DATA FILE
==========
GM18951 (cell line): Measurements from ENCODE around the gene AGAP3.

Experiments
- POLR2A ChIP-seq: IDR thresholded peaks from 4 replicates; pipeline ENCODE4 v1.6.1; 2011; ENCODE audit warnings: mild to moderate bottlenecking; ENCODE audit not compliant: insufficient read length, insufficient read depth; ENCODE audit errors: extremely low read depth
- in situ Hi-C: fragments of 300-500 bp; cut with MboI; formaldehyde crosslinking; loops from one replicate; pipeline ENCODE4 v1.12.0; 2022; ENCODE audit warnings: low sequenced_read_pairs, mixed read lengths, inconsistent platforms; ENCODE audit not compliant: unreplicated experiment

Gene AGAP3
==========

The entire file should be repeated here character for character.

GM18951 (cell line): Measurements from ENCODE around the gene AGAP3.

Experiments
- POLR2A ChIP-seq: IDR thresholded peaks from 4 replicates; pipeline ENCODE4 v1.6.1; 2011; ENCODE audit warnings: mild to moderate bottlenecking; ENCODE audit not compliant: insufficient read length, insufficient read depth; ENCODE audit errors: extremely low read depth
- in situ Hi-C: fragments of 300-500 bp; cut with MboI; formaldehyde crosslinking; loops from one replicate; pipeline ENCODE4 v1.12.0; 2022; ENCODE audit warnings: low sequenced_read_pairs, mixed read lengths, inconsistent platforms; ENCODE audit not compliant: unreplicated experiment

Gene AGAP3